Verizon gets FCC approval for AWS spectrum deal


Verizon Wireless has gotten the final green light it needs to proceed with its acquisition of spectrum from seven different companies, including four cable companies. As expected, the Federal Communications Commission has approved the four deals that will transfer 1.7/2.1 GHz spectrum licenses to the nation’s largest carrier.

The biggest part of the deal is Verizon’s $3.9 billion purchase of Advanced Wireless Service (AWS) spectrum from cable operators Comcast, Time Warner, BrightHouse and Cox Communications. The carrier is getting almost 20 megahertz of spectrum in the 1.7/2.1 GHz band. This spectrum is well suited for networks that include multiple cell sites in densely populated areas, and should enable Verizon (VZ) to add capacity to its LTE network. As a condition of approval, the FCC is requiring Verizon to make data roaming available to competitors at reasonable rates on the acquired spectrum.

The spectrum transfer is just one part of Verizon’s deal with the cable operators. The companies have also agreed to co-market products in areas that they both serve. Critics have argued that this will enable Verizon to forego some fiber optic network installations, and rely instead on the cable companies’ wires to help create bundles of cable, Internet and wireless service for customers. Fewer wires serving an area could mean less choice and higher prices for consumers.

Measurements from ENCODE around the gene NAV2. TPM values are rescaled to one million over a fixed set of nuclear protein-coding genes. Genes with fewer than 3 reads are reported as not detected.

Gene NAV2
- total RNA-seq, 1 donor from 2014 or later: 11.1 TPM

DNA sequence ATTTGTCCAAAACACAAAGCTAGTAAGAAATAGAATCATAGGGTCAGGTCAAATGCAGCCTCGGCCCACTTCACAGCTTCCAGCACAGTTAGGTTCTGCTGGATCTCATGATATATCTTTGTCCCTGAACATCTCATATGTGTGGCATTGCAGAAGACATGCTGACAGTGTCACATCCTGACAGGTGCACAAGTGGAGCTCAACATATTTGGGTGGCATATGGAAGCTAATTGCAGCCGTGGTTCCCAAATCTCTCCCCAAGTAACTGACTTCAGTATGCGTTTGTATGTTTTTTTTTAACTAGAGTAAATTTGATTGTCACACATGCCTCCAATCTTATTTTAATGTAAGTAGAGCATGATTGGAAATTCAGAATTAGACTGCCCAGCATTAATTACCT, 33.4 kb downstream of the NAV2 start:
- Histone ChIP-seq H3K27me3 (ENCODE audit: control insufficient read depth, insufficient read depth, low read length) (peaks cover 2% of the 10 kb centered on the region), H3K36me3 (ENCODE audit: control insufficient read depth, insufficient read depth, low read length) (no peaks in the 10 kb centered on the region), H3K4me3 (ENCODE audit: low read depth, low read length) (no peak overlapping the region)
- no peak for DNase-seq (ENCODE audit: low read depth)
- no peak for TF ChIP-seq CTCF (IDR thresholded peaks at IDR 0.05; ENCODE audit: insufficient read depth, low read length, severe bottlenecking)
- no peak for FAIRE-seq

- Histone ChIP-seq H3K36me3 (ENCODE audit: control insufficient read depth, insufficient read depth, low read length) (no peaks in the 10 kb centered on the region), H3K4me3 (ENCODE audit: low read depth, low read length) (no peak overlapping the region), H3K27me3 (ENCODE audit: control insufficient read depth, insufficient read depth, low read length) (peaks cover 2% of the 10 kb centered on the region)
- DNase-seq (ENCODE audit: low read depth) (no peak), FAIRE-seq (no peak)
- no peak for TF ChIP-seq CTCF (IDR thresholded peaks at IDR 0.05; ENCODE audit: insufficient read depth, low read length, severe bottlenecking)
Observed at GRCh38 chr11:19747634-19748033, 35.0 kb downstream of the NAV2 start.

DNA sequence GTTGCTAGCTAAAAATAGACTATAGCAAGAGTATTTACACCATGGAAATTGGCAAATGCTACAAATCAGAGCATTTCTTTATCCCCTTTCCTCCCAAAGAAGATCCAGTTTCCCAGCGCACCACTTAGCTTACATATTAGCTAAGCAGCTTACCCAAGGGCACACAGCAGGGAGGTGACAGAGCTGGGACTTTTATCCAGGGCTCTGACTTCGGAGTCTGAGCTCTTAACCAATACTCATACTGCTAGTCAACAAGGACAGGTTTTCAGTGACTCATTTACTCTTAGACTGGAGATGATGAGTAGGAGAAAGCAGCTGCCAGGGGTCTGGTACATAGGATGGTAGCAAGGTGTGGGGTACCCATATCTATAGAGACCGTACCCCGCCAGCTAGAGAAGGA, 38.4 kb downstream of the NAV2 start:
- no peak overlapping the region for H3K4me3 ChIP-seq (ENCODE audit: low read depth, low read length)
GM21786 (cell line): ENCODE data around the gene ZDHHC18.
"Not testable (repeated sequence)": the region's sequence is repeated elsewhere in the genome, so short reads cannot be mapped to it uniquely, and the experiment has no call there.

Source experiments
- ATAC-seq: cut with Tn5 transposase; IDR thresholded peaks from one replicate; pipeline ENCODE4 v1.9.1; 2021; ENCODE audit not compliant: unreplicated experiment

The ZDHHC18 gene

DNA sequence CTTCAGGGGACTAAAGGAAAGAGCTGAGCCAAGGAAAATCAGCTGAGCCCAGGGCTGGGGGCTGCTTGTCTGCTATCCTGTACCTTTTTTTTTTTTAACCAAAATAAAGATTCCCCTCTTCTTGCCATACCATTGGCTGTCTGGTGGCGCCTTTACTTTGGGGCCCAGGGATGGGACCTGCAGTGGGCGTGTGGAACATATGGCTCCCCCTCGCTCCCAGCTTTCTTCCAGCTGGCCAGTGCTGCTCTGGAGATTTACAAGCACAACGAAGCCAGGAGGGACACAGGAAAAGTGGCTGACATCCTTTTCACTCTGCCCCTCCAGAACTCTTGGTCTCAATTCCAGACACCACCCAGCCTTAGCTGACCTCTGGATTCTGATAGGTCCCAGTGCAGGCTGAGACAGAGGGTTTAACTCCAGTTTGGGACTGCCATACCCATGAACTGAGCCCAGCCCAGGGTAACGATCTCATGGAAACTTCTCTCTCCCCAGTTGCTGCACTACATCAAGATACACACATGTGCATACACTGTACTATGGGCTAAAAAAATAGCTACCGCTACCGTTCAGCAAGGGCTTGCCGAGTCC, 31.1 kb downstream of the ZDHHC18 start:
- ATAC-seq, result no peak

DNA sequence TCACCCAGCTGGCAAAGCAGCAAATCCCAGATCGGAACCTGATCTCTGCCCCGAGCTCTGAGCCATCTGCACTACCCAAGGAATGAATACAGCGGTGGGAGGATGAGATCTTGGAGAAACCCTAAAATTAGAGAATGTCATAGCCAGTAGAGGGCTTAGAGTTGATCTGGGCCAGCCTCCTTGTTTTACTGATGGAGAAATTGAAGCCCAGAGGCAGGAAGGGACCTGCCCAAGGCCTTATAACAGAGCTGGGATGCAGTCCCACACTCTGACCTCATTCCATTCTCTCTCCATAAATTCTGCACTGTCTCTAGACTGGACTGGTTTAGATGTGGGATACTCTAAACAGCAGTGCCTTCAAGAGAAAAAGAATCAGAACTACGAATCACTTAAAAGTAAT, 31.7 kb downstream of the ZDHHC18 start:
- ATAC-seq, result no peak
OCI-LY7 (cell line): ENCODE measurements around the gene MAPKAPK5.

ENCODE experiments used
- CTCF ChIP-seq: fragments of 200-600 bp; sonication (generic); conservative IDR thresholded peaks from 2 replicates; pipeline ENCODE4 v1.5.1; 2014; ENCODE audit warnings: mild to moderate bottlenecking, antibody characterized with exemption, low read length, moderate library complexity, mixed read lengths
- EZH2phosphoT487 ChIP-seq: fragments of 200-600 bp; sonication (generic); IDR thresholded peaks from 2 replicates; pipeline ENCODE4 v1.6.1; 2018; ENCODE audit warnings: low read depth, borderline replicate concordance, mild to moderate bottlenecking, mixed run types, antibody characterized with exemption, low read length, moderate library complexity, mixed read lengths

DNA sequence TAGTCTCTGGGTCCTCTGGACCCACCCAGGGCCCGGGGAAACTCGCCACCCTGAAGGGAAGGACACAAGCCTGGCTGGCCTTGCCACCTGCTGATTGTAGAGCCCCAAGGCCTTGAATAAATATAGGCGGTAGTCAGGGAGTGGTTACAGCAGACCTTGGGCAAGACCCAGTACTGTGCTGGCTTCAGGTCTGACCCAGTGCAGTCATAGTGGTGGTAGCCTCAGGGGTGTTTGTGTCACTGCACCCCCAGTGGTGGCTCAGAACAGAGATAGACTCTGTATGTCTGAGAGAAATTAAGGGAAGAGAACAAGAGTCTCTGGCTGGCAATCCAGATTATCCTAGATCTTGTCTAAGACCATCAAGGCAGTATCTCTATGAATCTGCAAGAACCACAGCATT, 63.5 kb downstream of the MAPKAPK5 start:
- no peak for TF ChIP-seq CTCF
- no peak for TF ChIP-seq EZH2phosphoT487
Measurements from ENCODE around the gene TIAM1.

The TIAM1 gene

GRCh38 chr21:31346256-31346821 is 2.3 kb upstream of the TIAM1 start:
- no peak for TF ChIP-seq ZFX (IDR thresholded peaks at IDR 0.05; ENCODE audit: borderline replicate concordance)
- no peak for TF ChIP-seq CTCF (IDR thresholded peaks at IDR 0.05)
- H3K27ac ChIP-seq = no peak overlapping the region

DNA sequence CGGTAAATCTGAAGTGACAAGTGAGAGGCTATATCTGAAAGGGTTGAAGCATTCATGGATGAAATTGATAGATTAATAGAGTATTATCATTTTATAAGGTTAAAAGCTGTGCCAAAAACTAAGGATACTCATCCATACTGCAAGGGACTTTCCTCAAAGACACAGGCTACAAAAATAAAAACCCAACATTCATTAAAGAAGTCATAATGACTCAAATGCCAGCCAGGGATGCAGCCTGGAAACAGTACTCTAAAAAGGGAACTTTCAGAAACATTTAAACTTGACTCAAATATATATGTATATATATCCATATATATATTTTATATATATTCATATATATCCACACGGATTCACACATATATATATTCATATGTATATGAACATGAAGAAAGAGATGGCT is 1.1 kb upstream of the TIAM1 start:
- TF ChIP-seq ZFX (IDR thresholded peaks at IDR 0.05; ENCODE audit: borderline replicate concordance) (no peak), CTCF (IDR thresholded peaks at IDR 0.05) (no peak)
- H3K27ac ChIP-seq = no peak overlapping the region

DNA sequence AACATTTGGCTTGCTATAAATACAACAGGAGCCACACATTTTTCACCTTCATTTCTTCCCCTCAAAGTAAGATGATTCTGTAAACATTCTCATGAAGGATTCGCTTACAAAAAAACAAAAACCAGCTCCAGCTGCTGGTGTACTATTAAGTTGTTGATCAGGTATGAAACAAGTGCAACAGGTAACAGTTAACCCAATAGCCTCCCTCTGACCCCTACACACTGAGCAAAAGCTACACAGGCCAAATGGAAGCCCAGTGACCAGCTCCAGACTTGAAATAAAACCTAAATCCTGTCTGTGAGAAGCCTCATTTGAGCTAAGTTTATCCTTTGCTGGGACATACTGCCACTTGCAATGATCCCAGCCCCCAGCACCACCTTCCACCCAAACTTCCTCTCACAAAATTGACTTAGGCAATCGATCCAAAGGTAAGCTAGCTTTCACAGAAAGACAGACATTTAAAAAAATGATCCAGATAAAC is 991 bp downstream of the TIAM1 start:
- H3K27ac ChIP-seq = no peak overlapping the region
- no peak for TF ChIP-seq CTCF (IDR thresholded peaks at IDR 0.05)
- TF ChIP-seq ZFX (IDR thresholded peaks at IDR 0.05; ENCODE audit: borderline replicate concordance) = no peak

Earlier this year, Verizon said that if it were able to acquire this spectrum, it would sell all of its A- and B-Block 700 MHz spectrum licenses. Verizon acquired 77 licenses in the B Block and 25 licenses in the A Block during the FCC’s 2008 spectrum auction and all of those licenses are now expected to be sold to other carriers. “We expect a very robust sales process as more than 65 parties have requested and received information about the spectrum we are selling,” said Verizon CEO Dan Mead.

Verizon is also trading some of its existing 1.7/2.1 GHz spectrum licenses to T-Mobile USA in exchange for some of the smaller carrier’s licenses in the same band class. The companies have said they want to create “more contiguous blocks of spectrum and re-align spectrum in adjacent markets.”

The nation’s largest carrier is also swapping spectrum with Leap Wireless and its subsidiary Savary Island Wireless. Leap will get 12 megahertz of 700 MHz spectrum covering Chicago and Verizon will get various 1.9 GHz and 1.7/2.1 GHz spectrum licenses in return.

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Martha DeGrasse

Wireless Martha DeGrasse has been creating content for RCR Wireless News since 2011. Recent feature reports include Building Tomorrow's Neworks, Outdoor DAS and Small Cell Case Studies, Wireless Infrastructure Service Company Review, and Investing in HetNets. (All of these can be found by clicking on Reports at the top of this page.) At RCR, Martha also developed the 5 Things to Know Today series and the Mobile Minute. Prior to joining RCR Wireless News, Martha produced business and technology news for CNN and Dow Jones in New York. Martha left Dow Jones to move to Austin, Texas, where she managed the online editorial group at Hoover’s Online before taking a number of years off to be at home when her children were young. Follow her on Twitter @mdegrasseRCR